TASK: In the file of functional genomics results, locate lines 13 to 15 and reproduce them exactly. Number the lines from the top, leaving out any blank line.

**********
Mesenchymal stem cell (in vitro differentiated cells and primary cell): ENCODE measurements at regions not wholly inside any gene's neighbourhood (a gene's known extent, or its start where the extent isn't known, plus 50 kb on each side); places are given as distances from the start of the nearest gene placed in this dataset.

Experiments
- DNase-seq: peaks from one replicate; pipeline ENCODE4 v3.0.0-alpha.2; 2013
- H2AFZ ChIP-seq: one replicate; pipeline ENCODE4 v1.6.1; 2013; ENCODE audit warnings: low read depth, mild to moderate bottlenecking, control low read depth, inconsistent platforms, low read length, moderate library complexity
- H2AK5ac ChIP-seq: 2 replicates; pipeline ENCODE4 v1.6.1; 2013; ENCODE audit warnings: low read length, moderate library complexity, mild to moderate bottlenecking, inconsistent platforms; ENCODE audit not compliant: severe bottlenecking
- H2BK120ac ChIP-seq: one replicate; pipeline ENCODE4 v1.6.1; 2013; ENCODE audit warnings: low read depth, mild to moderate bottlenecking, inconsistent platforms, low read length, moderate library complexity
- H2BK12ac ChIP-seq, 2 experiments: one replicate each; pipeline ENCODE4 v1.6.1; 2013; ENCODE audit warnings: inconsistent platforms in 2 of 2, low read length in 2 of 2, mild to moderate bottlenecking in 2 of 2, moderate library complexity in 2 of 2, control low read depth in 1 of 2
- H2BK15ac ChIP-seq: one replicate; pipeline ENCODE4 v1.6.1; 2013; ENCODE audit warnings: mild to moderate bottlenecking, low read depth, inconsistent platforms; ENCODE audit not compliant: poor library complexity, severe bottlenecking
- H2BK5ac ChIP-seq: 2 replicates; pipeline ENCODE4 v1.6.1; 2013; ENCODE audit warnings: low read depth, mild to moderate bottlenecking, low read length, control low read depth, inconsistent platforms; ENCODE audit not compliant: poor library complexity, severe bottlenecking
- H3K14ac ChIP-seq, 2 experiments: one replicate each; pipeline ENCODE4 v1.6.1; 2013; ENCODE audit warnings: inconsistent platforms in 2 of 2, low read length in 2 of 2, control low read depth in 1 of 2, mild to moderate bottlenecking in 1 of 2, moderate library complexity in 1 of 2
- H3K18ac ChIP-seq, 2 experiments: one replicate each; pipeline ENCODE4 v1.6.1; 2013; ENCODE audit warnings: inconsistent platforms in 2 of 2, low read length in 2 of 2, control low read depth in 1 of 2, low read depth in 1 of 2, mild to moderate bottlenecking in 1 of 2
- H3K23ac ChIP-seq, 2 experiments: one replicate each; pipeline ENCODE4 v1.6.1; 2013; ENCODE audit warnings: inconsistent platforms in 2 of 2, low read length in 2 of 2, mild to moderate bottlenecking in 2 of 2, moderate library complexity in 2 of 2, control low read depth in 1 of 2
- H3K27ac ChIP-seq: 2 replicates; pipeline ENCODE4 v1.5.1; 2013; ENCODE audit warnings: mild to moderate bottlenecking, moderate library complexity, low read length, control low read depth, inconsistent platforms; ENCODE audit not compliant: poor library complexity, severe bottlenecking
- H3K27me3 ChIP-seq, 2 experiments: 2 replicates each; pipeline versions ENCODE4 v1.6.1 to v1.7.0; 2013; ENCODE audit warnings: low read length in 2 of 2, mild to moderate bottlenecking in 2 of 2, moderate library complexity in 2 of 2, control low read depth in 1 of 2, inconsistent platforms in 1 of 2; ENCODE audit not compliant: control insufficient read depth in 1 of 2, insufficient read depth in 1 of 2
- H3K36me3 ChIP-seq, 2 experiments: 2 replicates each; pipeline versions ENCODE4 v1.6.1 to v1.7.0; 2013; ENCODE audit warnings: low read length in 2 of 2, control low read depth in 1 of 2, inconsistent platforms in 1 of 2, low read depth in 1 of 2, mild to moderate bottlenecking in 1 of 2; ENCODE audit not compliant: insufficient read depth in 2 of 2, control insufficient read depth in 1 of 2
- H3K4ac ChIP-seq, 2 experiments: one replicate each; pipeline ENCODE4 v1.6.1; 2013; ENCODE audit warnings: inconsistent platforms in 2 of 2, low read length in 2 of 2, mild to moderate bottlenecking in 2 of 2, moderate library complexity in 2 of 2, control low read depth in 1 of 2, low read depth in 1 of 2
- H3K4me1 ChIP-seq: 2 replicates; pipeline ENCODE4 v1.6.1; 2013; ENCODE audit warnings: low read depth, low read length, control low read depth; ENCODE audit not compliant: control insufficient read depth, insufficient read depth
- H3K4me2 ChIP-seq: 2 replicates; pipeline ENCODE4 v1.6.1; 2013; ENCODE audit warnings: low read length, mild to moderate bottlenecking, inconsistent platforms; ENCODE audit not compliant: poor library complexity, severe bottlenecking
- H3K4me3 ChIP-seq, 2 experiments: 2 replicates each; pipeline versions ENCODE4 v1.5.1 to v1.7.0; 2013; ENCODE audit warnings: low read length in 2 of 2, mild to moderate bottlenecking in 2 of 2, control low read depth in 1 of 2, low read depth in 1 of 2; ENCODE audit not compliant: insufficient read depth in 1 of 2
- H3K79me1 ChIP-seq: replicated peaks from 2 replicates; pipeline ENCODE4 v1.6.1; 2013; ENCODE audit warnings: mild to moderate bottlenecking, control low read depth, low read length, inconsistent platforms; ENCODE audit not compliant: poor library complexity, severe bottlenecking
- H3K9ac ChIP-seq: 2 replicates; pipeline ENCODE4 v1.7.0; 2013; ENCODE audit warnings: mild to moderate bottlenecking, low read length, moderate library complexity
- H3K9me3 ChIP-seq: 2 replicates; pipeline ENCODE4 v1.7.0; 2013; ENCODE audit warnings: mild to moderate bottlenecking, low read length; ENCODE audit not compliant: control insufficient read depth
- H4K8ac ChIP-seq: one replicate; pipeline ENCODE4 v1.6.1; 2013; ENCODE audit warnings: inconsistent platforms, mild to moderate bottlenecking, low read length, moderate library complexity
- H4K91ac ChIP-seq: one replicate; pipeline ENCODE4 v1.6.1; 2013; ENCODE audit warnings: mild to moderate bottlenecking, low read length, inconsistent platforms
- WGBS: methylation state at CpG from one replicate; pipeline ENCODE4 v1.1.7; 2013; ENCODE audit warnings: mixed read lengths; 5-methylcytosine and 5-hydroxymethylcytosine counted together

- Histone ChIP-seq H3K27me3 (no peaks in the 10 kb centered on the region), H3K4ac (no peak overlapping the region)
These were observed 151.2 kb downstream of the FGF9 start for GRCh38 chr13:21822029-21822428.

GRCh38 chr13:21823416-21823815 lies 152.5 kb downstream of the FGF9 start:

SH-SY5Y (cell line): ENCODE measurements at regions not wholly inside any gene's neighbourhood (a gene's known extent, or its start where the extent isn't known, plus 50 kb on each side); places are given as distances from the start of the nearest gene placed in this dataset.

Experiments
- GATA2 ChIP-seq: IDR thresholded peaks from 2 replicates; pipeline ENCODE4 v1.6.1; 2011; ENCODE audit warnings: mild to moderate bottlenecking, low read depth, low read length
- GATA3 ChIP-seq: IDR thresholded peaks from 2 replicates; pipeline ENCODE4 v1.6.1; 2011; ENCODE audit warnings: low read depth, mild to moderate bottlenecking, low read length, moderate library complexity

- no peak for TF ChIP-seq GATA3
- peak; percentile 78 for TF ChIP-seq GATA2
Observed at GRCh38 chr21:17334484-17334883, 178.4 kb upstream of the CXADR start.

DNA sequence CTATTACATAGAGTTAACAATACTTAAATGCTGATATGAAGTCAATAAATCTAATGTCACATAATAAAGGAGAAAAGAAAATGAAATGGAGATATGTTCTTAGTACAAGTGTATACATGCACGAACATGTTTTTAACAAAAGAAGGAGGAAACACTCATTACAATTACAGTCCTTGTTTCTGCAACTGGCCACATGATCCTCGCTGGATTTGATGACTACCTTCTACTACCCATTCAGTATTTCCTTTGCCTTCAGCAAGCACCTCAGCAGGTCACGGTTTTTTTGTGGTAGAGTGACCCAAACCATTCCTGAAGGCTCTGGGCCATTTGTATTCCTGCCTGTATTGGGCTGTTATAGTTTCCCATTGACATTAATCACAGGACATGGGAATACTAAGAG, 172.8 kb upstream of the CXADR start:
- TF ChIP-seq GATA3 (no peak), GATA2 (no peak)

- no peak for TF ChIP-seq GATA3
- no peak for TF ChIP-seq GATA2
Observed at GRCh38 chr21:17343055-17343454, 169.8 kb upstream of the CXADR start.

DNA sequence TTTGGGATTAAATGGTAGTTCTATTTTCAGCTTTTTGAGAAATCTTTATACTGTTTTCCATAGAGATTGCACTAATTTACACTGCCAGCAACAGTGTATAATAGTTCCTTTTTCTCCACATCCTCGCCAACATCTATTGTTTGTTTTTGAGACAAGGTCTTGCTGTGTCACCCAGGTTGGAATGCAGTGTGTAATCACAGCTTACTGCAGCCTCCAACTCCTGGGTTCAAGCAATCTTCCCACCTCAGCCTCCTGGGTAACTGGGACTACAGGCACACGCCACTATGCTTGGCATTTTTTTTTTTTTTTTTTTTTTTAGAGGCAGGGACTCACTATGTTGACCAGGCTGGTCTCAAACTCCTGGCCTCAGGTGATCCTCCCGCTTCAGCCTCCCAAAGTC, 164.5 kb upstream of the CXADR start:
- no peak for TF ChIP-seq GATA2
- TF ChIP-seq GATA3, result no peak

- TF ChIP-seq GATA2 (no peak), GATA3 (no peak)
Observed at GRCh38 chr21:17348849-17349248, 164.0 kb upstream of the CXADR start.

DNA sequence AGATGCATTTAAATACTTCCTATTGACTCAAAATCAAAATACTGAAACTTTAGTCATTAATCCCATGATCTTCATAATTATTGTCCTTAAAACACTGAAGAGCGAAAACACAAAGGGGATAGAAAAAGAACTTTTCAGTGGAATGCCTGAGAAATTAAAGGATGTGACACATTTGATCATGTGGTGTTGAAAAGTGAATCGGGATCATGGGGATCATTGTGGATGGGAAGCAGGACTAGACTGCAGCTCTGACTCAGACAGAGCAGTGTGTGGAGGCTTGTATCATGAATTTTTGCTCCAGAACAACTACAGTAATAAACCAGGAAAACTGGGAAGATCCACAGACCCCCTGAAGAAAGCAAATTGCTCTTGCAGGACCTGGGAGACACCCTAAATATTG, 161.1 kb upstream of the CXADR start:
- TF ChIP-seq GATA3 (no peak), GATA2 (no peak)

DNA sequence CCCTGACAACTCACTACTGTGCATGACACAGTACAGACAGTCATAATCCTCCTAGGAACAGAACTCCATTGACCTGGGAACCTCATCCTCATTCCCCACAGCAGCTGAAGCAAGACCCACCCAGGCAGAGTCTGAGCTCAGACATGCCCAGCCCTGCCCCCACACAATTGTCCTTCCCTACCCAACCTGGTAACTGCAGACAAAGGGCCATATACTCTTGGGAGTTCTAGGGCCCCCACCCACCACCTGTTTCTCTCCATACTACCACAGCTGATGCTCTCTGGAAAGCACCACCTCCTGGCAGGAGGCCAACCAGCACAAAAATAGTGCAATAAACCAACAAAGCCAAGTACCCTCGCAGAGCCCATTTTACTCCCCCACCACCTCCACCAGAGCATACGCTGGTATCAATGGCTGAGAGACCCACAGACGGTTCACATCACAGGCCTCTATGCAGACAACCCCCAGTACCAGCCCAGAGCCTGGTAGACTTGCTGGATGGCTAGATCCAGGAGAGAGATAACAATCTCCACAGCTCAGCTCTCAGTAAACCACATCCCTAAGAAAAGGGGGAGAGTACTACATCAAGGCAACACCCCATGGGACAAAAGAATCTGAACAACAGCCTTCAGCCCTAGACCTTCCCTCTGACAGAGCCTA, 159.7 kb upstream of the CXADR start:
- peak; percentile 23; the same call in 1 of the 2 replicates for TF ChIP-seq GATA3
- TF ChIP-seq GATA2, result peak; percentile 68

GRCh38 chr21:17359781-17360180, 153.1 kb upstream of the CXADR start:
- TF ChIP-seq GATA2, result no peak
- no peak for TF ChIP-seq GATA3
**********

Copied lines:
- H3K27ac ChIP-seq: 2 replicates; pipeline ENCODE4 v1.5.1; 2013; ENCODE audit warnings: mild to moderate bottlenecking, moderate library complexity, low read length, control low read depth, inconsistent platforms; ENCODE audit not compliant: poor library complexity, severe bottlenecking
- H3K27me3 ChIP-seq, 2 experiments: 2 replicates each; pipeline versions ENCODE4 v1.6.1 to v1.7.0; 2013; ENCODE audit warnings: low read length in 2 of 2, mild to moderate bottlenecking in 2 of 2, moderate library complexity in 2 of 2, control low read depth in 1 of 2, inconsistent platforms in 1 of 2; ENCODE audit not compliant: control insufficient read depth in 1 of 2, insufficient read depth in 1 of 2
- H3K36me3 ChIP-seq, 2 experiments: 2 replicates each; pipeline versions ENCODE4 v1.6.1 to v1.7.0; 2013; ENCODE audit warnings: low read length in 2 of 2, control low read depth in 1 of 2, inconsistent platforms in 1 of 2, low read depth in 1 of 2, mild to moderate bottlenecking in 1 of 2; ENCODE audit not compliant: insufficient read depth in 2 of 2, control insufficient read depth in 1 of 2